As Windows 7 actually seems to be working after the debacle of Vista in the desktop market, Microsoft has launched the embedded version, but aiming mainly, again, at the Media Centre and set top box.
Windows Embedded Standard 7 provides the familiarity of Windows 7 in a highly customizable and componentized form so that OEMs can use it to create differentiated interfaces for products. “With the release of Windows Embedded Standard 7, Microsoft has furthered its commitment to the integration of Windows 7 technologies in the specialized consumer and enterprise device markets by providing OEMs with the latest innovative technologies to differentiate through rich, immersive user experiences and streamlined connectivity,” said Kevin Dallas, general manager of the Windows Embedded Business Unit at Microsoft. “The addition of the Windows Media Centre feature in Windows Embedded Standard 7 is driving the set-top box, connected media device and TV markets by providing OEMs with opportunities to develop uniquely branded experiences and service providers with capabilities to explore addition
The key is that the platform also features the latest Windows technology such as multigesture touch interfaces and context-aware applications with Windows Touch, and the ability to develop “green” solutions with smart power management APIs. As well as support for enterprise devices, STBs, CMDs and TVs, the Windows Media Centre feature will enable consumers to merge multimedia content from disparate sources, including Internet and broadcast TV, social media portals, and personal libraries of photos, music and videos, into a centralized home entertainment hub.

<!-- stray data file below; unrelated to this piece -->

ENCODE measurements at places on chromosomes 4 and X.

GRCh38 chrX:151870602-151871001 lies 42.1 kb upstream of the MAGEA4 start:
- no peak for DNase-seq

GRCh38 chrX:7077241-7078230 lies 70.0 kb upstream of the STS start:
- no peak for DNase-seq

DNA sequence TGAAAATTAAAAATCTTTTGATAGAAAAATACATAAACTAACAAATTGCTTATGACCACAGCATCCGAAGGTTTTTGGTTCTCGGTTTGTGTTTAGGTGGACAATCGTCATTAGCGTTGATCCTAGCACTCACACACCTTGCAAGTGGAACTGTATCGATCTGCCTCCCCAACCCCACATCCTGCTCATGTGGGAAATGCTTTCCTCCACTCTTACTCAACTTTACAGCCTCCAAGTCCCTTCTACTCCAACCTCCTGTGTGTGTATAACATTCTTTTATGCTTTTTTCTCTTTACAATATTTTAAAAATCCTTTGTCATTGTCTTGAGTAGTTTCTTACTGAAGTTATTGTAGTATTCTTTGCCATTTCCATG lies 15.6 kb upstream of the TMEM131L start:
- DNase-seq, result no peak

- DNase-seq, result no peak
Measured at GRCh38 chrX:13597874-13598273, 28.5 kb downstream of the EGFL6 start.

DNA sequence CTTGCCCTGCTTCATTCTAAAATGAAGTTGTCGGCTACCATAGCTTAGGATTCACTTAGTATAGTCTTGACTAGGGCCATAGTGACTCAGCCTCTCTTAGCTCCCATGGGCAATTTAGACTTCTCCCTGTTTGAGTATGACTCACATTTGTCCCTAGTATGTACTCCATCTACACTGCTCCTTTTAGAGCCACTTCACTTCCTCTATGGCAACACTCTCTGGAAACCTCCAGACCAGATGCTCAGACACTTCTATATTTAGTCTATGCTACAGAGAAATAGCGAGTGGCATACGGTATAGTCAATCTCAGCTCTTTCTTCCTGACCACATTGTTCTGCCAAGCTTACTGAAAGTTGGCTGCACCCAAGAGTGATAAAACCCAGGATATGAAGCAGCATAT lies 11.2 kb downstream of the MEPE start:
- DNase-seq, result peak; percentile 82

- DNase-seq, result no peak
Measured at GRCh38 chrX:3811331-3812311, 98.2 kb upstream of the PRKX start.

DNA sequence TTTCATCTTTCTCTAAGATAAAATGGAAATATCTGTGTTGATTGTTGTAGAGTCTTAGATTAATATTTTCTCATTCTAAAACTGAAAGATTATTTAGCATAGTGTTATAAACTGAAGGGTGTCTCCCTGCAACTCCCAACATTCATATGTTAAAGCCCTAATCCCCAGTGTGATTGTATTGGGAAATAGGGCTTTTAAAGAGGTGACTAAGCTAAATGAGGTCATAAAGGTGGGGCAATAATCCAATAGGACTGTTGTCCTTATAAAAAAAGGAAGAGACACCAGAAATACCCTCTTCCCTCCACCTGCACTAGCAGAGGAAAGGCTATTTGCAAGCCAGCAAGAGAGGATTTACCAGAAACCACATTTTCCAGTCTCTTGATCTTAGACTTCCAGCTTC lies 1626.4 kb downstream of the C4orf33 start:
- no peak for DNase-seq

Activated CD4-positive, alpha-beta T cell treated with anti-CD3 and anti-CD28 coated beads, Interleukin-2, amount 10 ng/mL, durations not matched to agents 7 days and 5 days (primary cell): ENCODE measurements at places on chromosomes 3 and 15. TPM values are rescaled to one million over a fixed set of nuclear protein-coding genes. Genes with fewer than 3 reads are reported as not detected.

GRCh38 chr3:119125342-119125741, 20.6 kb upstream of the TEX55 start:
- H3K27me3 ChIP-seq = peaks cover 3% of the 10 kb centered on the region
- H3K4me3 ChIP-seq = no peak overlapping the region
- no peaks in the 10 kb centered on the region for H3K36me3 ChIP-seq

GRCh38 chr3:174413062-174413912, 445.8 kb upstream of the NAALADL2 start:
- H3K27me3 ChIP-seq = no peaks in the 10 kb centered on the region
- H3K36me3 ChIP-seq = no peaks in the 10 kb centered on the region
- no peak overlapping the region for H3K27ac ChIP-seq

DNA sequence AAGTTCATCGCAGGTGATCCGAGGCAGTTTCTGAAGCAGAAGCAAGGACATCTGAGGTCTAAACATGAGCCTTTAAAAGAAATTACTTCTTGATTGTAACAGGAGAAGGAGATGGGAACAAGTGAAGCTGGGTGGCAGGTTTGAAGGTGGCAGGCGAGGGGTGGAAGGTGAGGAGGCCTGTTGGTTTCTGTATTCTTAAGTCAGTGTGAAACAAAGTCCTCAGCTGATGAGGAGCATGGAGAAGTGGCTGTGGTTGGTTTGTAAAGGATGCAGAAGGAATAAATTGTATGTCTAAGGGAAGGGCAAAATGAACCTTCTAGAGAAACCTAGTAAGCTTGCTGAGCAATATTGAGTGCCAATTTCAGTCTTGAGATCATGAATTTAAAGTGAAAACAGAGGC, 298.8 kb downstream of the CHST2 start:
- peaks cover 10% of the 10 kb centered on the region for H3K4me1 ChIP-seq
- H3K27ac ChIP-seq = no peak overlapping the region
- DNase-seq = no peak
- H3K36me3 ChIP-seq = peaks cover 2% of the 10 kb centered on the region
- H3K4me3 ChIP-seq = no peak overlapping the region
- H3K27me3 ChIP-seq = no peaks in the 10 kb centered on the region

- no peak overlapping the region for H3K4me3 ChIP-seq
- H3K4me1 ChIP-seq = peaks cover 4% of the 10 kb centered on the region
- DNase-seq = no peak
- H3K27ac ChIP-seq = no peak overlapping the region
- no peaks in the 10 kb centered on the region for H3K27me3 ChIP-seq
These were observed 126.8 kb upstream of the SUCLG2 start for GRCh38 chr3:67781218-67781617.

Industry analyst firm Strategy Analytics estimates the potential market opportunity for connected STBs, digital video recorders, digital media adapters and flat-panel TVs to experience annual growth of more than 50 percent through 2014, expanding from 40 million units to more than 360 million. OEMs can take advantage of this opportunity by coupling Windows Media Center and additional features within Windows Embedded Standard 7, such as Windows Defender and Parental Controls for heightened security, to create differentiated consumer entertainment devices with integrated user experiences. This includes leveraging the customizable, extensible platform in Windows Media Center for content, services and applications, as well as powerful backend support for metadata, TV listings and content providers.
Windows Embedded partners and customers already have plans to begin shipping products and solutions for a variety of specialized devices built on the Windows Embedded Standard 7 platform. Examples include AOpen, C-nario, DT Research Inc., Micro Industries and YCD Multimedia for digital signage; HP and Wyse Technology for thin clients; and Heber for industrial control systems.

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Wolfson teams with Tensilica for audio platform

Setting the benchmark for world-class HD audio
Leading audio chip maker Wolfson Microelectronics has teamed up with configurable processor IP provider Tensilica to create a low power, high definition (HD) sound platform.
Combining Wolfson's world-leading mixed-signal technology and audio expertise with Tensilica's HiFi audio DSP processor cores, this licence agreement will bring HD sound to multimedia platforms, including mobile handsets, netbooks, smartbooks, digital TVs and other multimedia devices.
With HD video a well-established standard in today's consumer electronics world, this partnership will set the benchmark for HD sound and address consumer demand for crystal clear audio. This is an interesting step for Wolfson more into the digital side of the business by licensing the Tensilica core - the silicon implementation and mixed signal integration will come from Wolfson with software and drivers from Tensilica.